Since working forward chronologically has not been successful so far, work backwards from your known information and look for clues that might point you at his arrival date.
He died in 1954. That means you could:
- Look for clues in his obituary or in other newspaper articles published around the time he died, or retired from his job.
- Request an index search via USCIS's Genealogy Program. This would tell you whether the USCIS (the agency formerly called the INS) had any files about him. The USCIS's website and live webinars explain the five record groups held by USCIS which can be ordered if an index search is successful. USCIS can also advise you if any of the files created by their agency are old enough to be archival -- that is, whether they have been turned over to the US National Archives (NARA). Since he arrived in the US after 1906, the INS should have received a copy of his naturalization papers if he naturalized. Those papers are supposed to give the date of the person's arrival and the ship he arrived on.
- Look for Clues in Census Records. Look for the 1920 and 1930 Census to see what information the census has about his naturalization status and the date of his arrival in the US. You have the 1920 Census -- does the 1930 Census agree or disagree?
- For an overview of the Naturalization process, see the handout to a class given at the Family History Library, Why Didn't My Ancestor Naturalize? Navigating US Naturalization Records presented by Danielle Batson, AG®, MLS (the video is not online yet). This handout also explains the codes on the census records that indicate whether a person is naturalized.
- Don't assume that your relative only entered the US once. Many families went back and forth multiple times. Search for the names of other relatives, too. Your relative might show up as the contact person in the US for a later arrival, or be listed as the closest relative in the old country while he is still in Birkenhead. Either way, the information can give you valuable clues for other searches, especially if the reason you can't find his arrival record is a faulty entry in the index.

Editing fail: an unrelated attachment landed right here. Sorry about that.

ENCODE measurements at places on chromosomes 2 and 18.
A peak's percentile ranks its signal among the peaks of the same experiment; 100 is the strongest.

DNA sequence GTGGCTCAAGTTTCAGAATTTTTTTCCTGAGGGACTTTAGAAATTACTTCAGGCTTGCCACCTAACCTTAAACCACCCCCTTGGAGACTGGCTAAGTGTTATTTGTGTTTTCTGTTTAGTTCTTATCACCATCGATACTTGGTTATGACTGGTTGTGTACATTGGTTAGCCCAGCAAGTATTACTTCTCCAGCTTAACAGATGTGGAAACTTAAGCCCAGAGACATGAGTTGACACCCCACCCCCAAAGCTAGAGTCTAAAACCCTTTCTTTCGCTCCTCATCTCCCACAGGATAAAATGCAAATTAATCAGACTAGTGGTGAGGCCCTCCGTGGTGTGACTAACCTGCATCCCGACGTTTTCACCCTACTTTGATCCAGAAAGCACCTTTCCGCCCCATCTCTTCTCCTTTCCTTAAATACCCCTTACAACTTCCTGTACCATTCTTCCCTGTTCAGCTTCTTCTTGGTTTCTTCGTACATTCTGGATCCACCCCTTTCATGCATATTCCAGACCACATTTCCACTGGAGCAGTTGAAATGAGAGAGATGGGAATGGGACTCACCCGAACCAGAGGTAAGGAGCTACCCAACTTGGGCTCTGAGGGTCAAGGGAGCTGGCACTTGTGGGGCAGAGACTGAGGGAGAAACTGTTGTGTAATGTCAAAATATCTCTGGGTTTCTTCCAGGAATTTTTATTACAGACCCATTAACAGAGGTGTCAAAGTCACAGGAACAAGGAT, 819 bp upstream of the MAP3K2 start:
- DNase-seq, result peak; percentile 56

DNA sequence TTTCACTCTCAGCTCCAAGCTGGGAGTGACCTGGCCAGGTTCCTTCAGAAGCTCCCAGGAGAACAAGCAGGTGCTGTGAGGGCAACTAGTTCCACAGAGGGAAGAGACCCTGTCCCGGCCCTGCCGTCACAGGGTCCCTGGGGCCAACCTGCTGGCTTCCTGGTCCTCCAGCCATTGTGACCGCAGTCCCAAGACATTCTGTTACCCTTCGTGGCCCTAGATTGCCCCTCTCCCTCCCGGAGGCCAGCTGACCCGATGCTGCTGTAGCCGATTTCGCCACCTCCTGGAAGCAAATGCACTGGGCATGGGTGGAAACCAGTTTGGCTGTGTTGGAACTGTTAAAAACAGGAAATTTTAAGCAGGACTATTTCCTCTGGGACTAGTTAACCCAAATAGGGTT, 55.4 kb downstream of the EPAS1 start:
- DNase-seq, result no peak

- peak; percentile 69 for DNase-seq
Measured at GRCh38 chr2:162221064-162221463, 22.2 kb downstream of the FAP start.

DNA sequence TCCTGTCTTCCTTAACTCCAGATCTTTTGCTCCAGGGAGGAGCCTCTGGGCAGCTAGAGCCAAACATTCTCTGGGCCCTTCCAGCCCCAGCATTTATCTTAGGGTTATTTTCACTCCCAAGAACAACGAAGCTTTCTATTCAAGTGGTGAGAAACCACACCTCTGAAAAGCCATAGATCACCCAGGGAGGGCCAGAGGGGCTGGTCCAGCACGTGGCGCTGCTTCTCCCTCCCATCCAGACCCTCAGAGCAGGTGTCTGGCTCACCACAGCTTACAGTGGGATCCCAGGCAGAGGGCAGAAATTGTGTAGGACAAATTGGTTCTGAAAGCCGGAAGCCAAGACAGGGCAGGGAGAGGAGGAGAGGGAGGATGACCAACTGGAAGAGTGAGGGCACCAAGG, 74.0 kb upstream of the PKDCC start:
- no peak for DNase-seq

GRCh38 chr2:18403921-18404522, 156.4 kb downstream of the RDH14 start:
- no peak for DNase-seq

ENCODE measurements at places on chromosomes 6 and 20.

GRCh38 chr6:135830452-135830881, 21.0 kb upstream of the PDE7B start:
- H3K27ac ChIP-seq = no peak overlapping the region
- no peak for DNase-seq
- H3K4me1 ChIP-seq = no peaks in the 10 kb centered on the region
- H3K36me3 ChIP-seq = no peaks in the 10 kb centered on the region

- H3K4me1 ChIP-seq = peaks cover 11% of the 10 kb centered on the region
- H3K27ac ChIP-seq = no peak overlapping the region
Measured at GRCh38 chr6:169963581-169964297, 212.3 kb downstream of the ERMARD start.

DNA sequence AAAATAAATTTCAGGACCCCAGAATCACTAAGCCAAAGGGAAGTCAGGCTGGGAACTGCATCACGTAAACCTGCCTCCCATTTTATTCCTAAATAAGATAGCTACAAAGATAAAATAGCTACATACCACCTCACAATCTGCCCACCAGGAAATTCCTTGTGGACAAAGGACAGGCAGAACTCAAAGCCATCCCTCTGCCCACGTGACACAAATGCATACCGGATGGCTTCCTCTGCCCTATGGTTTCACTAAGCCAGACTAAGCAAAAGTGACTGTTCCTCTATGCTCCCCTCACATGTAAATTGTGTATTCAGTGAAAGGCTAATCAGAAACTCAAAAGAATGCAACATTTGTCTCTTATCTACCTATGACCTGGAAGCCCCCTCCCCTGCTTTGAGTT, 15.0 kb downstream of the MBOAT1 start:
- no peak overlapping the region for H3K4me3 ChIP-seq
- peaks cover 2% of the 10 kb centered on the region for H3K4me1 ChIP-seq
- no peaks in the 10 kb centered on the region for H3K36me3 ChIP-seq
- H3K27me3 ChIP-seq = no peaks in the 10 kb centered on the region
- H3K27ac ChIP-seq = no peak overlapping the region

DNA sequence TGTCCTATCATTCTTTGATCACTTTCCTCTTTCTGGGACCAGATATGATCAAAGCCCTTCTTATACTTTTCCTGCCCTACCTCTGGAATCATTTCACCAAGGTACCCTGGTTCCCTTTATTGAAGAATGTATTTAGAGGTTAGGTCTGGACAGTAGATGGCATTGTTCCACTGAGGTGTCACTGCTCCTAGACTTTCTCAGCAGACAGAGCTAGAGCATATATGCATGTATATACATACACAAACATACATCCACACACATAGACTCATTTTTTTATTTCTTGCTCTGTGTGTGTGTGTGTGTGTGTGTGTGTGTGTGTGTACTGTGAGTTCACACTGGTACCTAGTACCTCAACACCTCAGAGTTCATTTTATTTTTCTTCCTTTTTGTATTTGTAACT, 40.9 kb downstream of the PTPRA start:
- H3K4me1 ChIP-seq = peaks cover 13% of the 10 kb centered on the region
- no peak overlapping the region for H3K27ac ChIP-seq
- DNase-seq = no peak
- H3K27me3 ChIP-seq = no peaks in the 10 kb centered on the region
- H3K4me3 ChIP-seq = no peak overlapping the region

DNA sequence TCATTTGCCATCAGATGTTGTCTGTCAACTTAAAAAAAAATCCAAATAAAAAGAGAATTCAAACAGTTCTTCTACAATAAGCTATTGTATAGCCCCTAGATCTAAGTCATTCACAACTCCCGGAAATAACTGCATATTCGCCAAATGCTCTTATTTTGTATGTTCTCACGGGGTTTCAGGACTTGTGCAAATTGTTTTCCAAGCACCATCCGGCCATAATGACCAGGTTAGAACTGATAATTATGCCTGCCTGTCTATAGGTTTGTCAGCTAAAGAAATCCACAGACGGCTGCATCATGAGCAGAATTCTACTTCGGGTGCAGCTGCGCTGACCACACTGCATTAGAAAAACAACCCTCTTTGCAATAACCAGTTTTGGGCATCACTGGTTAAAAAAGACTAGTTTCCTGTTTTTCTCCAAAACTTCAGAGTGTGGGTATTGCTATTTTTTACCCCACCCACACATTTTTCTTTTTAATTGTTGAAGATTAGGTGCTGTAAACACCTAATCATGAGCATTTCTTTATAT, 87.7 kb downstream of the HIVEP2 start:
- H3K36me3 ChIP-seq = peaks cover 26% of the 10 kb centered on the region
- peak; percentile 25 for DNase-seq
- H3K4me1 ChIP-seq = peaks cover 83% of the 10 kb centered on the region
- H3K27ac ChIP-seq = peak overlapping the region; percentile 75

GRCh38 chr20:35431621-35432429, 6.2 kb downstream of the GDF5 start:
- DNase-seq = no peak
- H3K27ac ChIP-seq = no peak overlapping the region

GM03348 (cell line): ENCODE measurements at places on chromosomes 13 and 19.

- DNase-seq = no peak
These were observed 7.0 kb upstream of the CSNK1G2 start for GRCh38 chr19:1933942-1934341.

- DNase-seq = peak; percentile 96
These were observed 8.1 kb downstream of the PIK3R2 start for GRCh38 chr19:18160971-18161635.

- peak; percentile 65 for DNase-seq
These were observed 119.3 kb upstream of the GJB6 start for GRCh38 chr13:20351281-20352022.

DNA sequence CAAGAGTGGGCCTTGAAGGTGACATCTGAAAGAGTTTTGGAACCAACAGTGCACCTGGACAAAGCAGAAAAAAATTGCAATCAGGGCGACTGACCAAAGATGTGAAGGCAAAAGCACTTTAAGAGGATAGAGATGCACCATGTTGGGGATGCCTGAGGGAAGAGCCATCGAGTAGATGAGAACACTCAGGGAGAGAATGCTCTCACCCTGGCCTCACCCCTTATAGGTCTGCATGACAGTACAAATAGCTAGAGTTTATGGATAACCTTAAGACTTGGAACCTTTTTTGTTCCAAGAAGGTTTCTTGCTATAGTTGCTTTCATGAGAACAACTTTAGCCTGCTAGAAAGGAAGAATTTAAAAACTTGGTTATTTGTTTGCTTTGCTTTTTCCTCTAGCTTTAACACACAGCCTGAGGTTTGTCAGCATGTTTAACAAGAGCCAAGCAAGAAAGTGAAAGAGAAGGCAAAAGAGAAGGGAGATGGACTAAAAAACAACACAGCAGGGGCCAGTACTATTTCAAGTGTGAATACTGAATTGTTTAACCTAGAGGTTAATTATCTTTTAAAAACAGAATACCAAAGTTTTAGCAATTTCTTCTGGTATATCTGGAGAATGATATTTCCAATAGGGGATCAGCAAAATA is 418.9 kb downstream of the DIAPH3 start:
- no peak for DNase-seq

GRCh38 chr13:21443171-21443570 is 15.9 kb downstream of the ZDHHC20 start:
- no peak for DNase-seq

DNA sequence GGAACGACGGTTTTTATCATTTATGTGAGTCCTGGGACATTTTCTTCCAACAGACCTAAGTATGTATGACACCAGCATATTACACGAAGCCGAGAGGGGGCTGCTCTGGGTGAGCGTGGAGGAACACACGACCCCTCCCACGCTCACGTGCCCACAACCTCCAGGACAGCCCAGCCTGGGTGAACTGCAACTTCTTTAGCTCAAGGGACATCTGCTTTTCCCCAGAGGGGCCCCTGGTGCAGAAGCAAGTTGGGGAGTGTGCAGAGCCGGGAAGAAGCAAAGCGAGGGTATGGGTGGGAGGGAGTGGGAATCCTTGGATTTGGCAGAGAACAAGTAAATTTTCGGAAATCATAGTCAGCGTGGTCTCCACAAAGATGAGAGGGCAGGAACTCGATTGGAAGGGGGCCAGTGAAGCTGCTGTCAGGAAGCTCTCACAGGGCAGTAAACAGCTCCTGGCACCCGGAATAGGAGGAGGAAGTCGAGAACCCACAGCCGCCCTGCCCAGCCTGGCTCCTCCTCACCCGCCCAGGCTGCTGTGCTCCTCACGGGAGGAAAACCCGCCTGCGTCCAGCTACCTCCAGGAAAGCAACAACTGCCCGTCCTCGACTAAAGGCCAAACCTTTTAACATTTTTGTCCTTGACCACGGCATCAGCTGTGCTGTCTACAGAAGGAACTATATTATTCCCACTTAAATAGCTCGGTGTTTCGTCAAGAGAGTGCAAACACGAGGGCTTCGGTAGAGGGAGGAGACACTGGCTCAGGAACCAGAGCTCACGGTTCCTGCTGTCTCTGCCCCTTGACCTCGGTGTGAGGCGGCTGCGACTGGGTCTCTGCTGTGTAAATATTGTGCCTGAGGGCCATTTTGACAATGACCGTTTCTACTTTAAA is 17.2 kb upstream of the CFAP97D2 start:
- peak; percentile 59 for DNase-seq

- Run searches for the passenger lists without your relative's name by using the search tools at Stephen P. Morse's website: One-Step Webpages.
Searching records in England:
- The British Newspaper Archive
- Outwards Passenger Lists -- guide at The National Archives (TNA)
- Search Passenger Lists Leaving UK 1890-1960 at Find My Past
- Search Outwards Passenger Lists at Ancestry UK
Generally speaking, the UK Outbound lists are much less nosy than the lists created for the US during this period. However, if the reason you can't find a US arrival list is due to bad indexing, the UK Outbound list might give you a ship name and departure date, which you could use to search for the corresponding arrival in the US.
My general recommendation would be to widen your search. I don't know why a resident of Birkenhead would depart from Southampton without some compelling reason, given that Liverpool is about three miles away, on the other side of the Mersey. Often the reason we can't find things is because of some tidbit of information we think we 'know'. Sometimes it can be useful to review your information by making a list of everything you think you know, along with a list of where it came from, and by looking at all the documents you've already collected with a fresh eye.